9. Barry Joseph (1928–2015)
  10. Rosemary Josephine (1929–1999)
  11. Peter Julian (b. 1931)
  12. Janice Mary (b. 1933)

Several years after Lyons' death, his widow Enid also embarked on a political career, becoming the first woman elected to the House of Representatives and serving in cabinet in the post-war Menzies Government.[66] Their sons Kevin and Brendan entered Tasmanian politics, becoming state government ministers several decades after their father's death.[67] Their grandchildren include Libby Lyons, director of the Workplace Gender Equality Agency,[68] and Kevin Lyons Jr., who was appointed to the Supreme Court of Victoria in 2018.[69] One of their great-grandsons is married to the great-granddaughter of Billy Hughes.[70]

Before his marriage, Lyons had briefly been engaged to Pearl "Pib" Bailey, whom he met while teaching at Conara in about 1902. He broke off their relationship for uncertain reasons, but they remained firm friends; Bailey never married and kept the love letters they exchanged for the rest of her life.[71]

Legacy[edit]

Enid and Joseph Lyons

Lyons was one of the most genuinely popular men to hold the office of prime minister, and his death caused widespread grief.[72] His genial, laid-back appearance often led to his portrayal in cartoons as a sleepy koala.[24] A devout Catholic, he was the second Catholic to become prime minister, after his immediate predecessor Scullin, and the only non-Labor Catholic prime minister until Tony Abbott.

Gregory Melleuish has compared Lyons to Adolf Hitler, Franklin D. Roosevelt, and Joseph Stalin, in that all were charismatic leaders whose popularity and political longevity could be attributed to the unique circumstances of the Great Depression era. Melleuish observes that: "of all those leaders the one who is least remembered in his own country, and yet did both the greatest good and the least harm to his fellow citizens, was Joe Lyons".[73]

Lyons is the only person in Australian history to have been prime minister, Premier of a State, and Leader of the Opposition in both the Federal Parliament and a State Parliament (although George Reid had served as premier of a colony before Federation). Lyons is also the only prime minister to have come from Tasmania. At the time of his death, he was the second-longest serving prime minister in Australia's history, behind only Hughes.

Honours[edit]

Bust of Joseph Lyons by sculptor Wallace Anderson located in the Prime Ministers Avenue in the Ballarat Botanical Gardens

Lyons was appointed to the Privy Council of the United Kingdom in June 1932, a traditional honour for Australian prime ministers.[74] He was formally sworn of the council when he visited London in March 1935.[75] In the 1936 Birthday Honours, he was appointed as a Companion of Honour (CH), one of only four such appointments made by Edward VIII before his abdication.[76]

After Lyons' death, the Canberra suburb of Lyons was named in his honour, located in the Woden Valley adjacent to Curtin and Chifley.[77] In 1975 he was honoured on a postage stamp bearing his portrait issued by Australia Post.[78] His old seat of Wilmot was renamed the Division of Lyons in 1984, in joint honour of he and his wife Enid. The state seat of Wilmot was also renamed Lyons for the same reason. Lyons' birthplace in Stanley ("Joe Lyons Cottage") and family home in Devonport ("Home Hill") are operated as heritage sites, the latter by the National Trust of Australia.[79][80]

See also[edit]

Notes[edit]

  1. ^ Tasmanian MPs did not get a pay rise until 1913, when their salary doubled to ₤200. Lyons was among those who argued for the amount to be increased, on the grounds that their remuneration was insufficient to cover the larger electorates introduced in 1909.[21]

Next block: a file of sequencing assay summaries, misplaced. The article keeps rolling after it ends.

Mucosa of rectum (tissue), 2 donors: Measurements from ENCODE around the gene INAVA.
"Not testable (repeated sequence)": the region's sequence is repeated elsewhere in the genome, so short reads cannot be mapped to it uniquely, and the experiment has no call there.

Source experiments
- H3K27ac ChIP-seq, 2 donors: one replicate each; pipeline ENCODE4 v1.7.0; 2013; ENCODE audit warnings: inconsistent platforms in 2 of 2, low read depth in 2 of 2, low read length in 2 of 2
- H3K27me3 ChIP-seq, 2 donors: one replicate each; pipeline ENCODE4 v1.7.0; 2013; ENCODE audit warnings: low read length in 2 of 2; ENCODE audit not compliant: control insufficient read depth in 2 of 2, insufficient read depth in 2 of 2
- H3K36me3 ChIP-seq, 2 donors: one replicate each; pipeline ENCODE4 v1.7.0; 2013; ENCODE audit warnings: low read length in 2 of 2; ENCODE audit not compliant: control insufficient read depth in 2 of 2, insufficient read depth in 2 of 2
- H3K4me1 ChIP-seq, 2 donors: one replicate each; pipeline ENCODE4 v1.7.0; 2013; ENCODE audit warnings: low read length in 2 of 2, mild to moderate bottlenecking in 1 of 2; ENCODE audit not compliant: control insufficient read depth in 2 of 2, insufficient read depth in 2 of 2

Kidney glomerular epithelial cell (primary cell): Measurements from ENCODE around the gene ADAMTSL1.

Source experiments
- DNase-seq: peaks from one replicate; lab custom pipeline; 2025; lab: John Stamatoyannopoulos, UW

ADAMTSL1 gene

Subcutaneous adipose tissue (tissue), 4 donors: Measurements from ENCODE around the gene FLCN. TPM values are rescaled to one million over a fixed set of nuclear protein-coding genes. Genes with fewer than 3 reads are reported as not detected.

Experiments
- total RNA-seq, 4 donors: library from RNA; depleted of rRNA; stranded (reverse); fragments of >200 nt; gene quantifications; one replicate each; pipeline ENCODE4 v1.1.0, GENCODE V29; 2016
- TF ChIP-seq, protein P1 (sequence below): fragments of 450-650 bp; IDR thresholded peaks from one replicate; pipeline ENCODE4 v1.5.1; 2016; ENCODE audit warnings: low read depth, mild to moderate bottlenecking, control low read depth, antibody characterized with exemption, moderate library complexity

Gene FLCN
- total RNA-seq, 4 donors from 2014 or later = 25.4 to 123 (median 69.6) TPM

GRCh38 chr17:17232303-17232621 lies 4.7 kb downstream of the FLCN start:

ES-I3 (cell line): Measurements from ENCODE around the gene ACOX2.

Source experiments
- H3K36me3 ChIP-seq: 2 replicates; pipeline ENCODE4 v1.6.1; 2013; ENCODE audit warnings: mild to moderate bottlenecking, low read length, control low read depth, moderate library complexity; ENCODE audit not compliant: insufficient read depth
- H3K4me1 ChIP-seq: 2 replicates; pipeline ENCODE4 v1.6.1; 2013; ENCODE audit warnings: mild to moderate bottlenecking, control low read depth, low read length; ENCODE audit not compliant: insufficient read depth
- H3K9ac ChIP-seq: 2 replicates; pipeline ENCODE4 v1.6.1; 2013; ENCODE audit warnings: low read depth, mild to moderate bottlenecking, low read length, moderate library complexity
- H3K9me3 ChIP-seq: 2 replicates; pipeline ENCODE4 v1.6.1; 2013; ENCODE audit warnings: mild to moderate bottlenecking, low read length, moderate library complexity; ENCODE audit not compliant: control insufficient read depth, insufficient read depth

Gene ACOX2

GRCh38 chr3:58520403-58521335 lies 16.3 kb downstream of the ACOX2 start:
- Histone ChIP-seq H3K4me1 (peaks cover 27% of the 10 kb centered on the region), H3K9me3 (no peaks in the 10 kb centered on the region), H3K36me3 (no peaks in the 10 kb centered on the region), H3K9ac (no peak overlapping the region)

2. ^ The unemployment rate in Australia fell from 29 percent in 1932 to 16 percent in 1935 and 9 percent in 1937. In the U.S., the figure was 21 percent in 1935 and 17 percent in 1937. Between 1929 and 1940, Australian real GDP grew by 16.6 percent, compared with 1.6 percent in the U.S. and 24.6 percent in the United Kingdom.[42] According to Hawkins (2010), "arguably Australia was the first country to emerge from the depression, and Roosevelt asked Lyons how it was done".[41] Carl Boris Schedvin, author of Australia and the Great Depression (1970), considered Lyons an inconsequential figure regardless of policy outcomes, describing him as "an unexceptional treasurer. He possessed what in polite circles was described as a 'good grasp' of financial matters and an ability to present a difficult argument cogently, but he lacked Theodore's incisive clarity. His thinking on financial and economic matters was barren of originality and there is almost nothing one can point to in the Lyons period in the form of new or improved organisation for the administration of the economy."[39]
  3. ^ Lyons wrote: "The day must come when, in the ordinary course of events, the leadership of the Party will devolve on you. [...] For some time I have felt that the time had come for you to step into my shoes". In the same letter Lyons also referred to the fact that many in the UAP wished him to continue as leader, making no definite promise to retire.[54] Henderson (2011) writes that "it is most unlikely that he ever offered his position directly to Menzies at any point", as he believed it was a decision for the party to make.[55]

References[edit]

  1. ^ a b Henderson 2011, p. 11.
  2. ^ Henderson 2011, p. 13.
  3. ^ a b Henderson 2011, p. 14.
  4. ^ Henderson 2011, p. 15.
  5. ^ Henderson 2011, p. 16.
  6. ^ Henderson 2011, p. 18.
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Further reading[edit]

Biographical works[edit]

In compilations[edit]

External links[edit]

Political offices
Preceded by
John Earle
Leader of the Opposition of Tasmania
1916–23
Succeeded by
Edward Hobbs (interim)
Preceded by
Sir Walter Lee
Premier of Tasmania
1923–28
Succeeded by
John McPhee
Preceded by
John McPhee
Leader of the Opposition of Tasmania
1928–29
Succeeded by
Benjamin Watkins (interim)
Preceded by
William Gibson
Postmaster-General
1929–31
Succeeded by
Albert Green
Minister for Works and Railways
1929–31
Preceded by
John Latham
Leader of the Opposition
1931–32
Succeeded by
James Scullin
Preceded by
James Scullin
Prime Minister
1932–39
Succeeded by
Earle Page
Preceded by
E G Theodore
Treasurer
1932–35
Succeeded by
Richard Casey
Preceded by
Charles Hawker
Minister for Commerce
1932
Succeeded by
Frederick Stewart
Preceded by
Billy Hughes
Minister for Health
1935–36
Succeeded by
Billy Hughes
Minister for Repatriation
1935–36
Preceded by
Billy Hughes
Vice-President of the Executive Council
1935–1937
Succeeded by
Billy Hughes
Preceded by
Archdale Parkhill
Minister for Defence
1937
Succeeded by
Harold Thorby
Party political offices
New political party Leader of the United Australia Party
1931–39
Succeeded by
Robert Menzies
Parliament of Australia
Preceded by
Llewellyn Atkinson
Member for Wilmot
1929–39
Succeeded by
Lancelot Spurr